There were words under Jane also: “Look, Dick. Look. Can you see?”

The poetry of Dick and Jane. Fair use photo.

The speeches were not very interesting, but I could read them. “Look” had different letters, and a different shape, from “see.” They meant the same thing but sounded different. You could tell which was which by their shapes. Other words, like “I” and “can,” had other shapes.

It was my first day of school, ever, and already I could read! This was a promising development.

#

I soon learned that reading was a little more involved. There was something called “phonics,” which meant you had to know the sound of each letter. The great benefit was that you could look at a word and “sound it out.” You did not have to know what a word was already. You could figure out the code on your own. This appealed to me. 

Naturally, there were oddities. For example, f was sometimes spelled ph. Even so, it was a kind of system one could master.

There was also a social system, which was harder to master. 

#

A skinny kid named Allen and his chunky cousin Donny Bill sometimes blocked my path home from school. They were well-known bullies, with a little gang of hench-kids who aided their bullying. None of them struck me, but they danced around, made fun of me, called me names—especially when I walked home hand-in-hand with a cute little girl named Mary Lou.

I knew not what to make of these kids’ rudeness. What if they went from taunts to actual hitting? How could I protect myself? The idea of counter-punching, of bravely facing them down, was nowhere in my brain. 

When I confided in Mom, she told me to stand up for myself. I could not imagine what she was talking about. She said, “Sticks and stones may break my bones, but names will never hurt me.”

One winter day when Allen’s gang bothered me on my way home, Roger Benckendorf, my next-door neighbor, stepped in. Roger was in fourth grade and towered over my tormentors. He took Al, Donny Bill, and their friends aside. They all stood in the dirty purple snow at the side of the street.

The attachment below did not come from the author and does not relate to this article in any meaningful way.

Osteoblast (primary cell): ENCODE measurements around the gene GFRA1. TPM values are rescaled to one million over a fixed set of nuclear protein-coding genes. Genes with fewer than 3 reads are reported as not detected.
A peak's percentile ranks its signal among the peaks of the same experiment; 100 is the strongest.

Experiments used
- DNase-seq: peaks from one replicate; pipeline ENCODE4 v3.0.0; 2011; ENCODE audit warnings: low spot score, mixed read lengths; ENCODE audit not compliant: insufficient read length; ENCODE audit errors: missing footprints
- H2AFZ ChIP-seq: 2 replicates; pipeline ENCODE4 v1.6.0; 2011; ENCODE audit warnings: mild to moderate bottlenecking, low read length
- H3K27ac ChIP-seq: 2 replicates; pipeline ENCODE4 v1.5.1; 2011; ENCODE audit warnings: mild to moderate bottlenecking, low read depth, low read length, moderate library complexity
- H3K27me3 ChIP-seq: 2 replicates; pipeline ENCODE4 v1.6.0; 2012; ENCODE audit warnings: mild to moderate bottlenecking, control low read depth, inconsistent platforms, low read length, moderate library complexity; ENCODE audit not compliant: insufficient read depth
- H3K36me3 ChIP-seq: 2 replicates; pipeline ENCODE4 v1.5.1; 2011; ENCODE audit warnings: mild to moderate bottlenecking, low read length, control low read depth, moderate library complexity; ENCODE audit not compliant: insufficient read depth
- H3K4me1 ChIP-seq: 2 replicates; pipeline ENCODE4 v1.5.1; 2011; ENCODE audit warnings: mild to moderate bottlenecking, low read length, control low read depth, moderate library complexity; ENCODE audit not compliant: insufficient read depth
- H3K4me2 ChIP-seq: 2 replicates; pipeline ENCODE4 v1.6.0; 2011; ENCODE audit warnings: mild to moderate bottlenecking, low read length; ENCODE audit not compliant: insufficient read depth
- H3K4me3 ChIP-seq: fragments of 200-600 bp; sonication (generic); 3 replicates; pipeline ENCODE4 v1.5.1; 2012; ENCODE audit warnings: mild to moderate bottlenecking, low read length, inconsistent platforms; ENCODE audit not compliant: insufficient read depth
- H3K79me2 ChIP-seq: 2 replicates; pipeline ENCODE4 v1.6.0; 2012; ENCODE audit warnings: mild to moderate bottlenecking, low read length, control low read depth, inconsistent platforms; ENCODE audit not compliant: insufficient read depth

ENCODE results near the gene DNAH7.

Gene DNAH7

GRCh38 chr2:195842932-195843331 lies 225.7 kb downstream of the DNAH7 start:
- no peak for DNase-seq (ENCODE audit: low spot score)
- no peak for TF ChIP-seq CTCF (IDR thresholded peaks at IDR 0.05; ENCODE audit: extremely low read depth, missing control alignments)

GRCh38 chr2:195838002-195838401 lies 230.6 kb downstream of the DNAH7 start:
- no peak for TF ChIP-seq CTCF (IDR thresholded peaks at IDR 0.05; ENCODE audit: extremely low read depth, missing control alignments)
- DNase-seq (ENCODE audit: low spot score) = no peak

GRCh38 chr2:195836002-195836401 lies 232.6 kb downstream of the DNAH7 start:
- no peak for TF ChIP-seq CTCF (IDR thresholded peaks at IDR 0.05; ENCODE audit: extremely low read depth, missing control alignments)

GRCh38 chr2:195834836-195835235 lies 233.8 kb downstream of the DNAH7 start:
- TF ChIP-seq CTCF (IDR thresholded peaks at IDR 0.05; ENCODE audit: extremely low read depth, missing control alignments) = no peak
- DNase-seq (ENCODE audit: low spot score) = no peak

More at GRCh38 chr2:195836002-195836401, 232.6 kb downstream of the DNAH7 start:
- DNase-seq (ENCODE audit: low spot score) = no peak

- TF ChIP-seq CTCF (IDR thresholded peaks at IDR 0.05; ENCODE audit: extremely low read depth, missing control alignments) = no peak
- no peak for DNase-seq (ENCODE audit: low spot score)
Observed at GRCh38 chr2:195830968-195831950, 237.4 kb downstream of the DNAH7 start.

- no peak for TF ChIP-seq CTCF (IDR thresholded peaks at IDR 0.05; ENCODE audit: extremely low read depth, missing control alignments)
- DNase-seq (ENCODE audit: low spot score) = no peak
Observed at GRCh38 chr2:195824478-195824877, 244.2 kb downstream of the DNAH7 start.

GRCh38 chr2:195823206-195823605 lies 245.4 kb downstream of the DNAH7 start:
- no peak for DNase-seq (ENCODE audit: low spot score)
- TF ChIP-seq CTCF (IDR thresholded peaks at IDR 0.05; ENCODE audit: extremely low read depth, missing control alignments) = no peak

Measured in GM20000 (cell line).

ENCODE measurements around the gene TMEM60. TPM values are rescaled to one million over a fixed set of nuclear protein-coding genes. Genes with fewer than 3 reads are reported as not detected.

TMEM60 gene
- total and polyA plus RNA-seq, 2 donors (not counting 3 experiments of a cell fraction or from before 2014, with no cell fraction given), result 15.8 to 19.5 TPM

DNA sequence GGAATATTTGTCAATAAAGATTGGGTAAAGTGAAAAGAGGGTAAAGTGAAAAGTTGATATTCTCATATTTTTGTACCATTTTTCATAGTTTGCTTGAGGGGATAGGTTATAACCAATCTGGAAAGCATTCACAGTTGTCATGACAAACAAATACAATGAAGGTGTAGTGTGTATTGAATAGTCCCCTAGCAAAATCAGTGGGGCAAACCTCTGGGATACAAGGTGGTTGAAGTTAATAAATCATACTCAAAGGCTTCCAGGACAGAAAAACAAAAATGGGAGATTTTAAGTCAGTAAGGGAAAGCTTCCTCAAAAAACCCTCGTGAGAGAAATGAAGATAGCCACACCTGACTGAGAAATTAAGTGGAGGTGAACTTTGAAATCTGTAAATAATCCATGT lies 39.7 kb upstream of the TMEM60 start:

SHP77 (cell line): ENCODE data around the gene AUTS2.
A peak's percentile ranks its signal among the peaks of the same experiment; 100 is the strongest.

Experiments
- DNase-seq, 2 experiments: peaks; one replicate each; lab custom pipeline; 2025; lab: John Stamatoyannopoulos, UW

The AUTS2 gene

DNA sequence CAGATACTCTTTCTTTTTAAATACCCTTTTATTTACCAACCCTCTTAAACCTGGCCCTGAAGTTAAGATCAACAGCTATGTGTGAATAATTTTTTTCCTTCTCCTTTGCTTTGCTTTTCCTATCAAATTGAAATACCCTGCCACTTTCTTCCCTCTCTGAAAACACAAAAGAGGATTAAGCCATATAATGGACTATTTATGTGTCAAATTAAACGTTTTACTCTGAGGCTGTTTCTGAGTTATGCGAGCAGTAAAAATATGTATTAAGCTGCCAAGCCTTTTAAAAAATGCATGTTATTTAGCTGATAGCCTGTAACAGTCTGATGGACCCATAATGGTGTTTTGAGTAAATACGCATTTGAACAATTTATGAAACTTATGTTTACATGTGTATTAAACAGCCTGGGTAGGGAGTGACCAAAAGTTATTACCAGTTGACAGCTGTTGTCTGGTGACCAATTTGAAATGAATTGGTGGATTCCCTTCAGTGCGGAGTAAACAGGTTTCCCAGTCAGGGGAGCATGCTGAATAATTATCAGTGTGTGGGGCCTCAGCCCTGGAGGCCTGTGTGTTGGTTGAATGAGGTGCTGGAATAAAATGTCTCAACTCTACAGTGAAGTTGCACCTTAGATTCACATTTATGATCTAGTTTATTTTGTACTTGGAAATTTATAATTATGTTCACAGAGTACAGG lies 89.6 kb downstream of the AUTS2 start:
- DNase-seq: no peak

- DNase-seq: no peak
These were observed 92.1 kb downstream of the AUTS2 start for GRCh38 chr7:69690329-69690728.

“Look, youse kids,” said Roger in a voice that was soft yet just loud enough I could hear every word. “Larry is my friend. Youse lay off of him, see? Leave him be, if you know what’s good for youse.”

Just like that, my problem was solved. 

It pays to have friends.

#

After Roger solved my problem, Mom kept trying to solve it, by interpreting Allen to me. 

“He’s a year older,” she said. “He had rheumatic fever and was off school a year. Because of that, people spoiled him. So now he thinks he’s king of the mountain, and he hasn’t got any real friends of his own. That’s why he acts like a bully.”

She arranged a play date. Allen and his family lived up the street from us, in a two-story house. I showed up at the appointed time. Al answered the door and let me in. “You wanna go upstairs and play with my train?”

Lionel passenger cars, ca. 1950.

“Sure.” I followed him up to a large room. A big oval of track was laid out on the shiny hardwood floor. A couple of switches formed an inner loop. There was a Lionel diesel-style engine and a long string of passenger cars, all identical, a dozen or more. 

Al worked the lever to speed the train around the track, occasionally flipping the control buttons for the switches. 

It was interesting to watch these operations. Here was something I could surely master.

“Let me try,” I said.

Al’s eyes flashed. “No,” he commanded. “You watch. I run the train.”

He had invited me upstairs to play with his train. But he didn’t mean that. He meant that he would play and I would watch.

I was no longer afraid of Al. Somehow, it now seemed he was afraid of me.

Feeling embarrassed for him, I left. 

I didn’t need to play with his train as much as he needed to be the only one who played with his train.

Blessings,

Larry F. Sommers

Your New Favorite Writer